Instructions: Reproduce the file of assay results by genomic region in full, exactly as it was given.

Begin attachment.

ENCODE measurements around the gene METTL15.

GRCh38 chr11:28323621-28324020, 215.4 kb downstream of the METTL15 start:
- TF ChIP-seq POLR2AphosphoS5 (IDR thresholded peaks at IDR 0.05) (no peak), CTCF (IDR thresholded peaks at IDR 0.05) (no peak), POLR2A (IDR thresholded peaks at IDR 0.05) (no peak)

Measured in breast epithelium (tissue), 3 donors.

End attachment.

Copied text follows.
ENCODE measurements around the gene METTL15.

GRCh38 chr11:28323621-28324020, 215.4 kb downstream of the METTL15 start:
- TF ChIP-seq POLR2AphosphoS5 (IDR thresholded peaks at IDR 0.05) (no peak), CTCF (IDR thresholded peaks at IDR 0.05) (no peak), POLR2A (IDR thresholded peaks at IDR 0.05) (no peak)

Measured in breast epithelium (tissue), 3 donors.